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When you think of Tumblr, you probably think of the 2012-2014 aesthetic: galaxy print, edgy black and white edits, and a side of Supernatural and Sherlock posts. Ah, what a time to be alive.

Admittedly, Tumblr has changed quite a bit since then (personally, I blame the controversial yet hilarious ban on adult content from 2017, but that’s a story for another day), but what remains the same is the fact that Tumblr’s a social media platform unlike any of its competitors.

I mean, where else could you find this many users that all know the same eight-year-old joke about red walls in hospitals?

 In all seriousness, here are some of my favorite things about Tumblr:

Complete Anonymity

Think about Instagram, Twitter, Facebook, TikTok and every other profile you have: your real name is on display, along with a picture of you. If anyone were to search your name on Google, any of these could come up.

But not your Tumblr profile. Nobody on there, unless they’re celebrities like Taylor Swift, uses their name on their user. You may add your name and age to your description, but that’s optional. On Tumblr, you can literally just be a weird username and an icon. 

You’re probably wondering what I have to hide if I like this feature so much. The truth is that I’m not hiding anything, but there’s something very comforting about thinking that I can reblog a post about my favorite ship from a TV show without having to worry a recruiter will see it and know that I have an unhealthy obsession with it. 

Anonymity also makes Tumblr feel like a low-pressure site: I don’t have to worry about looking my best. I’m just another icon reblogging a gifset. 

No Shopping Integrations

A lot of social media platforms nowadays offer ways to shop directly on them, which to me feels silly. I’m there to laugh at posts, keep up with trends and stay in touch with people. I’m not on Instagram to shop for lipstick.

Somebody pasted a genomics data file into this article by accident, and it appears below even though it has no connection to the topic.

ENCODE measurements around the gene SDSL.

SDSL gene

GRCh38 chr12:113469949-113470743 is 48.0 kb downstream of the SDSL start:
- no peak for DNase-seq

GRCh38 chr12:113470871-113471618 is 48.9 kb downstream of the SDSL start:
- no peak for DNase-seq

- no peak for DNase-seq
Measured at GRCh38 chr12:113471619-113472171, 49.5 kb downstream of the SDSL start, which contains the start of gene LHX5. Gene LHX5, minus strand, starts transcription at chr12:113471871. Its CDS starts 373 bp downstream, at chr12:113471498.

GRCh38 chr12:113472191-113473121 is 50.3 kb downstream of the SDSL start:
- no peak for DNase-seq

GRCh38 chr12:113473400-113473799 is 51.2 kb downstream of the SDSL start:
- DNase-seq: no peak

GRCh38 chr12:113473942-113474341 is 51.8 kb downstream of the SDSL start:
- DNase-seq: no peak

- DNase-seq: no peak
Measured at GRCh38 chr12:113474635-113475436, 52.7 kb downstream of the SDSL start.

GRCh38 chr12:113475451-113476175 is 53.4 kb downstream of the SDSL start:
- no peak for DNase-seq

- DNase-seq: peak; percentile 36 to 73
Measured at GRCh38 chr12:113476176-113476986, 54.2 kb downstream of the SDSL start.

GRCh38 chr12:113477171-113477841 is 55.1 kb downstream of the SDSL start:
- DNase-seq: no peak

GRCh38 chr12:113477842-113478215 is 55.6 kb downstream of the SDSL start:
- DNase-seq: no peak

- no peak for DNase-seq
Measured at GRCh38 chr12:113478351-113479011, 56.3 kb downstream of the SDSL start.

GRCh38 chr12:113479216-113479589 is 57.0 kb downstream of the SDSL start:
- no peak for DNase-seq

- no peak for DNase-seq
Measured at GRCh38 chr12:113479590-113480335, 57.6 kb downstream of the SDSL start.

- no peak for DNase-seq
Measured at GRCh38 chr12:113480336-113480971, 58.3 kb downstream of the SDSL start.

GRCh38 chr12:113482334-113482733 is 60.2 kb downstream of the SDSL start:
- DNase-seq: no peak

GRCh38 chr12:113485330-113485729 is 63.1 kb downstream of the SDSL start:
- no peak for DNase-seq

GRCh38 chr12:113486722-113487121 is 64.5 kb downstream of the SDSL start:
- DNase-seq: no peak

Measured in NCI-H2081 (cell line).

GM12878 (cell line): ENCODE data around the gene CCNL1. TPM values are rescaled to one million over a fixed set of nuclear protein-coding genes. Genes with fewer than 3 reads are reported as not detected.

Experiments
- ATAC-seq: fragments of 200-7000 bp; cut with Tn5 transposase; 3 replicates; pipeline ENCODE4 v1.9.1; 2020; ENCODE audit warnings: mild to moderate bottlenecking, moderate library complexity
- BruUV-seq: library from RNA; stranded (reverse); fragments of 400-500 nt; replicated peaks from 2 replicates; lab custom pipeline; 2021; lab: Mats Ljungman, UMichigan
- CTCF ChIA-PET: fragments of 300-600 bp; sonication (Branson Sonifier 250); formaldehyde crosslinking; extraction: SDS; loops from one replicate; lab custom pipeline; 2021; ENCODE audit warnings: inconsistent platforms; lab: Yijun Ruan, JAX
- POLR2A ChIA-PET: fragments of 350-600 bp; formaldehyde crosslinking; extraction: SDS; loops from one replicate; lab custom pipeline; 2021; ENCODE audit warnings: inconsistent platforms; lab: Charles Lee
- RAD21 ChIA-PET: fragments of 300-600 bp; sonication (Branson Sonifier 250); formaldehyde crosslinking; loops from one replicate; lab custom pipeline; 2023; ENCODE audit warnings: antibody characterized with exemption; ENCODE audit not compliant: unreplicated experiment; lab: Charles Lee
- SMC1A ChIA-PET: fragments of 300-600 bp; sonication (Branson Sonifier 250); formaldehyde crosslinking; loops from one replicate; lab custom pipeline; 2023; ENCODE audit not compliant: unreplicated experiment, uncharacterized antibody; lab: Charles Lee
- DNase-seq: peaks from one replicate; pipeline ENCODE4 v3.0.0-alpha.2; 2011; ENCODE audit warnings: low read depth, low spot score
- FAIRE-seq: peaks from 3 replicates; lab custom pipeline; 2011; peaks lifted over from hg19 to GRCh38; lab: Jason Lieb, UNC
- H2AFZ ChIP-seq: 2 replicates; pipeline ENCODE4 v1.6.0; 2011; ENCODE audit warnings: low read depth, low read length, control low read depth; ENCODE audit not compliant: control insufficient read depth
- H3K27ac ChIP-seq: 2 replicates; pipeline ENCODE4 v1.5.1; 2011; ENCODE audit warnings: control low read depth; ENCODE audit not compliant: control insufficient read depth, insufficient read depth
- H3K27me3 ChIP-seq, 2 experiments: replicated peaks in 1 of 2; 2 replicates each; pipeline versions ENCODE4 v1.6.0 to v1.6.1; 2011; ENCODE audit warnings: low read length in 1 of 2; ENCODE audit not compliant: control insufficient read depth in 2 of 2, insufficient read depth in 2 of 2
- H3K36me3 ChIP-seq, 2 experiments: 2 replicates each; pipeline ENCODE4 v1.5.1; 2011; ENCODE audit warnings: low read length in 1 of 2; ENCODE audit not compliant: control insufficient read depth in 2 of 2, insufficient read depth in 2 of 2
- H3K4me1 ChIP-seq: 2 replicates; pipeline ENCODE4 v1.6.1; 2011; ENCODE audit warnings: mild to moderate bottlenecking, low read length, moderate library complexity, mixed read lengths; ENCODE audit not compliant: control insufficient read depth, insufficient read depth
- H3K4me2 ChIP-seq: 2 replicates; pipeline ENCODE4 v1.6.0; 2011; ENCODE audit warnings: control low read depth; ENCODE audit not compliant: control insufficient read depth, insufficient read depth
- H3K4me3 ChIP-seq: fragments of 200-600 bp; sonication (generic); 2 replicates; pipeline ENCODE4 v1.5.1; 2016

Tumblr hasn’t tried this. For the most part, it has remained a platform free from any monetization opportunities. Users know they’re not there to make money. They’re there to browse through hours of free content. Nobody goes on Tumblr for financial reasons: we go and stay there for the fun content and the sense of community that has developed.

The Staff has made some questionable decisions over the years (read: basically any update or new feature receives backlash), but I’m glad they haven’t tried to turn Tumblr into another social media/marketplace.

The Tags System

Okay, hear me out: yes, the tagging and search bar aren’t perfect, but being able to put reactions in tags on posts feels so right. I can reblog a post with all my thoughts and feelings in the tags, and it feels so weirdly discrete. Someone once described it as “whispering on a post,” and it’s an incredibly accurate description.

You can be very organized and simply tag your posts with the obvious “books” and “YA lit” tags, or you can be completely unhinged and say something like “SHUT UP I LOVE THESE BOOKS SO MUCH UGH GRAYSON HAWTHORNE IS THE ACTUAL LOML.”

The second one is much likelier, which makes looking at tags so much more entertaining.

The tags are also cool because, even though searching for them can be exhausting if you’re not exact, finding tagged posts on your blog is slightly easier. All my art posts are tagged “my art,” and I can just search that on my blog and see all my old drawings.

There are a few other reasons why Tumblr is still one of my favorite places on the internet. Even though there are a lot of terrible takes on there, and very niche humor, it’s also a place where there’s a weird sense of community you can’t get on other platforms. It’s also where I’ve met a lot of friends, so I’m very grateful for it!

Ana Sofía Saavedra is a sophomore at the University of Central Florida, majoring in advertising and public relations. She likes to spend her time watching YouTube commentary on pop culture, making bracelets and headbands, and obsessing over books.
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